This is a lot to pack into 300 pages, but the book never drags. I could have wolfed it down in a couple of sittings. (Really I did, but I stopped to reread [b:Alice's Adventures in Wonderland & Through the Looking-Glass|24213|Alice's Adventures in Wonderland & Through the Looking-Glass|Lewis Carroll|https://d.gr-assets.com/books/1327872220s/24213.jpg|2375385]. I highly recommend a reread of the originals with this; having certain little details of the story fresh in mind was nice.) Also, the writing is gorgeous. (I'm saying that a lot this year, I know. I've read a lot of gorgeous stories!) Highly recommended.

*Don't get me wrong. I love my kick-ass heroines. But there is fantasy and then there is candy. This is not candy. I also tend to shy away from stories that are discernibly wrapped around feminism. This, however, was not a lecture, but a story that happened to deeply concern the power relationships between women and men. I very much liked the exploration.

(Reviewed March 2015) ( )
1 vote amyotheramy | May 11, 2021 |
A dark, adult version of Alice in Wonderland. No sex or anything like that but the abuse Alice had suffered in the past at the of various Wonderland characters is now than hinted at. But again, it's not written in an explicit, all the glory details way is handled very well.

This is the first in this series. The Red Queen is next, so I'll give it a go, especially since I discovered the Borrow Box app which allows me to borrow ebooks from the library(currently ~13,000 books available) at no cost at all.

Good read. Worth your time, especially if you like the original. ( )
  SFGale | Mar 23, 2021 |
Wow. That was an excellent retelling of Alice In Wonderland.

It's bloody, visceral and full on mind-bending. I love Alice. She's strong, but has serious doubts about herself at all the wrong times. She stomps across the pages only to get the precipice and experience profound fear.

The best part of the book is that she doesn't feel like the Mary-Sues of so much woman driven fictional work in the 21st century. Alice falls victim to the worst that society has to offer. Although she refuses to let it define her, it has a profound effect on her nonetheless. She allows herself to be emotionally carried by the Mad Hatcher at times. She realizes that his trauma is as deep as hers and that he expresses his in a very different way and he struggles with it from minute to minute. He is utterly insane and he needs her as much as she needs him. Both broken, they grow into their own private horrors. They see each other as complimentary beings rather than both being strong in the same ways. I love it.

The setting is a horror show of Victorian-Steam Punk-Gothic pieces arranged crazily into a city. Real people taken to their extremes in the setting that makes them grotesque parodies. The rich separated from the poor by a caste system that is brutally enforced. The enforcers consisted of the other Wonderland characters and their lackeys. The secondary characters are well written villains.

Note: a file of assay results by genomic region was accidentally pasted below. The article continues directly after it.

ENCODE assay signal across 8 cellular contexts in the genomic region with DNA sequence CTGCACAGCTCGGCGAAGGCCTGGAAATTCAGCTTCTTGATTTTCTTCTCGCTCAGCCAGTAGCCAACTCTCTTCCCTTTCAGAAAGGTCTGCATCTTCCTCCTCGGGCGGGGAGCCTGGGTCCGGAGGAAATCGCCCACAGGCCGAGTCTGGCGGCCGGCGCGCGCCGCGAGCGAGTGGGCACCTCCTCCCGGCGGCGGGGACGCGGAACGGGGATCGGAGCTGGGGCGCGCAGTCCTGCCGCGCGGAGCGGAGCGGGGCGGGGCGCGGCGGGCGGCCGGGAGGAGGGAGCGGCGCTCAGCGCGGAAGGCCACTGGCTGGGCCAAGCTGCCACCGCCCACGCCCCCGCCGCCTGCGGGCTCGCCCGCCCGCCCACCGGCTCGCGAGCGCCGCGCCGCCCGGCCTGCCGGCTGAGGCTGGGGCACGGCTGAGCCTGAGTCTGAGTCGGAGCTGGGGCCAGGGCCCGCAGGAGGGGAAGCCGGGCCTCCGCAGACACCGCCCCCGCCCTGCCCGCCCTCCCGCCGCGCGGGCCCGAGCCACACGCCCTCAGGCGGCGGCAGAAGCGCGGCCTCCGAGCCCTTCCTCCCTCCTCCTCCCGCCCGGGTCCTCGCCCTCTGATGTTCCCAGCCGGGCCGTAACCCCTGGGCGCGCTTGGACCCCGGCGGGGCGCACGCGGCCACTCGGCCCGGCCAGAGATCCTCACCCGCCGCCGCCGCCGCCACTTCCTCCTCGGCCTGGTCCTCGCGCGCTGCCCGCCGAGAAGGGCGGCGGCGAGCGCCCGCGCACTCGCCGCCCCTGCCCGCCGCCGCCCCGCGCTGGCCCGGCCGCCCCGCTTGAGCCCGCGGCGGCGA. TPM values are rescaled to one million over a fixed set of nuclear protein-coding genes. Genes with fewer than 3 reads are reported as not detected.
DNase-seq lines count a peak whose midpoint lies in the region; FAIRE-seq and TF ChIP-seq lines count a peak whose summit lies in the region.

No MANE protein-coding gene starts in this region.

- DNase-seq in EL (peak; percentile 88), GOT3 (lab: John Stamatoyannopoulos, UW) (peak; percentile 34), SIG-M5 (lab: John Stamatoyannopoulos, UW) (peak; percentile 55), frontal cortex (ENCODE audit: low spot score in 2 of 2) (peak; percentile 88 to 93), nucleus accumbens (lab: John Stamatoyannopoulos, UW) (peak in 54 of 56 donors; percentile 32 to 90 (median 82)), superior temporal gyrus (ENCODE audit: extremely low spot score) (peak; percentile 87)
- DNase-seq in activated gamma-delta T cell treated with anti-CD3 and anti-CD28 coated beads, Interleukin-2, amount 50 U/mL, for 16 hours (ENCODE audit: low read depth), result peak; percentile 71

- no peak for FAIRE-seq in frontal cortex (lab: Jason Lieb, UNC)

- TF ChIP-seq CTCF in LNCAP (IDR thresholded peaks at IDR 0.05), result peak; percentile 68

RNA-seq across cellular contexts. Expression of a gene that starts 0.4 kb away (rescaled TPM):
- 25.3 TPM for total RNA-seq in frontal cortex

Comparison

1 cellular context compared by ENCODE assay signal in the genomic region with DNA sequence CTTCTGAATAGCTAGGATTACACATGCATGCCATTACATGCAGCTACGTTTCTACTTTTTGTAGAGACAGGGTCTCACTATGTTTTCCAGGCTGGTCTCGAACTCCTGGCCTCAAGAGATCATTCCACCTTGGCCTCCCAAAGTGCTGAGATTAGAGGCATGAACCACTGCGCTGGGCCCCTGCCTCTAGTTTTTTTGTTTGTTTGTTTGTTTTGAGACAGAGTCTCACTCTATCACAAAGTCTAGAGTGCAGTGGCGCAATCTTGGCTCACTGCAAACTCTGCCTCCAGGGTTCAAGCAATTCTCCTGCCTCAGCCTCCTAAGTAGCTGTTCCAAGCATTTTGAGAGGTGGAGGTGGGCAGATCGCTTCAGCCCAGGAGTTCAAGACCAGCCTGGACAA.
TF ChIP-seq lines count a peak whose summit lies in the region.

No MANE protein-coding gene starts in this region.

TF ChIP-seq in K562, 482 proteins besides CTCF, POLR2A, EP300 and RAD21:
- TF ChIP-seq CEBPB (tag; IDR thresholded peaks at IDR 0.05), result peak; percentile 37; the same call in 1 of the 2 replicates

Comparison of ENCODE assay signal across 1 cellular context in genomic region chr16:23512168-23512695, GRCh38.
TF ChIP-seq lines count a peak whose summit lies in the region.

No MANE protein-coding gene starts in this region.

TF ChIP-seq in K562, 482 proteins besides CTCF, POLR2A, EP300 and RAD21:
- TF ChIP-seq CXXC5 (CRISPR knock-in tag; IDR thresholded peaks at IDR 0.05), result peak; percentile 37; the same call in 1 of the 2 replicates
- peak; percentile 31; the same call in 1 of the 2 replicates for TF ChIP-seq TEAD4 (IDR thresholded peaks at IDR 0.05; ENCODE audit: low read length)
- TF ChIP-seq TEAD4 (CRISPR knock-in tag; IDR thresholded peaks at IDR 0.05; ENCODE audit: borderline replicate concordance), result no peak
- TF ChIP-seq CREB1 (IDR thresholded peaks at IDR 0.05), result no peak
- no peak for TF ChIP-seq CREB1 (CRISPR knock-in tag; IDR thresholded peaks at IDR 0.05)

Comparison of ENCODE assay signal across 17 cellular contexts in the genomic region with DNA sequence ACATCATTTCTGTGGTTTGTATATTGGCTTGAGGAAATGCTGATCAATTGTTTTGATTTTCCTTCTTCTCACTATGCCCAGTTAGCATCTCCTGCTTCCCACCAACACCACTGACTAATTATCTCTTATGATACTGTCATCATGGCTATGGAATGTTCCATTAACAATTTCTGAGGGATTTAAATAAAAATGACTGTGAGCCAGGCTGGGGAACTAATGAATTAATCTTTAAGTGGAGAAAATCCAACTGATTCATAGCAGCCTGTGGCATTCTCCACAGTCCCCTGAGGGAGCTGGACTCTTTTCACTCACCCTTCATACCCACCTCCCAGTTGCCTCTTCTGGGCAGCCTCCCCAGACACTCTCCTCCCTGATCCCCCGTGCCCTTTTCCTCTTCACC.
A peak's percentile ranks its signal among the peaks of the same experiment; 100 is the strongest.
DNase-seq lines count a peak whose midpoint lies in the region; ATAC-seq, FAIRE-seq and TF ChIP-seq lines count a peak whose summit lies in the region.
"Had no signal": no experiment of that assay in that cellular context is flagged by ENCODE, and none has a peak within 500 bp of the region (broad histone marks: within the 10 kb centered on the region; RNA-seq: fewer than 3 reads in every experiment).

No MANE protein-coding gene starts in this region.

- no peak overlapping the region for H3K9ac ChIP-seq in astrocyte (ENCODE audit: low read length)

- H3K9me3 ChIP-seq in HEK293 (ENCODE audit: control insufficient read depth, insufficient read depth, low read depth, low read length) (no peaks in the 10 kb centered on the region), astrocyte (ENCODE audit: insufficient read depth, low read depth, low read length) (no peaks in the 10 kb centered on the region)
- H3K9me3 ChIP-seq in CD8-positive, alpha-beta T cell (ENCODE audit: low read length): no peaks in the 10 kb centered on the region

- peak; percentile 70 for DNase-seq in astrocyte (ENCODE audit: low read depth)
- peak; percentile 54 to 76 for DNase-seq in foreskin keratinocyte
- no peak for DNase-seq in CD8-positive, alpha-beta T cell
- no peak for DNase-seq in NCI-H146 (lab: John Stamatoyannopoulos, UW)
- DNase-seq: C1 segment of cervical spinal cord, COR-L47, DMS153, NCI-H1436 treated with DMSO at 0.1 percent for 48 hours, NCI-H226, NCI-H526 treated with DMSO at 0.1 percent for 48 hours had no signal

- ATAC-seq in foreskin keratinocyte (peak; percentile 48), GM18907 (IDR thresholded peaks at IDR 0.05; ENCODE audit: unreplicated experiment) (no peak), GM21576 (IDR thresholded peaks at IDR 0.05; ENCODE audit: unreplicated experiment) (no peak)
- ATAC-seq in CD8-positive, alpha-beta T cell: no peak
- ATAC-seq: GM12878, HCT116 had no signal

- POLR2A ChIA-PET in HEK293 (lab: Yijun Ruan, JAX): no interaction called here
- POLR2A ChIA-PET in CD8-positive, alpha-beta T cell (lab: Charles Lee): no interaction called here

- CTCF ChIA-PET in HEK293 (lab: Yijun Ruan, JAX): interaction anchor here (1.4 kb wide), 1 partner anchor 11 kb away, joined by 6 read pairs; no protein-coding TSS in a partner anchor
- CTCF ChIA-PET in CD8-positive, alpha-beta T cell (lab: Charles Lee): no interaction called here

Starting to read The Red Queen right away. I'm excited to learn more about Alice's family and how she came to be. We know Hatcher's story and I hope to see the resolution in the end, but Alice must be the most important element in Red Queen. There's so much mystery surrounding her. I can't wait for more! ( )
  authenticjoy | Nov 15, 2020 |
But she wasn't a Magician, whatever Nell or Hatcher liked to believe. She was born to an ordinary family in an ordinary part of the New City. There had never been a hint of anything out of the way in their blood, not on her her mother's side or her father's. They were quiet and perfect and eminently respectable.
Except you, Alice thought.
You were not any of those things. That did not mean she was a Magician, though. It just meant that she didn't belong.
1 vote isabelx | Nov 15, 2020 |
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Nome do autorFunçãoTipo de autorObra?Status
Christina Henryautor principaltodas as ediçõescalculado
Sterlin, JennyNarradorautor secundárioalgumas ediçõesconfirmado

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For Danielle Stockley, because you believed in Maddy and Alice and me
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"A mind-bending new novel inspired by the twisted and wondrous works of Lewis Carroll...In a warren of crumbling buildings and desperate people called the Old City, there stands a hospital with cinderblock walls which echo the screams of the poor souls inside. In the hospital, there is a woman. Her hair, once blond, hangs in tangles down her back. She doesn't remember why she's in such a terrible place. Just a tea party long ago, and long ears, and blood... Then, one night, a fire at the hospital gives the woman a chance to escape, tumbling out of the hole that imprisoned her, leaving her free to uncover the truth about what happened to her all those years ago. Only something else has escaped with her. Something dark. Something powerful. And to find the truth, she will have to track this beast to the very heart of the Old City, where the rabbit waits for his Alice"--

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813.6 — Literature American and Canadian American fiction 21st Century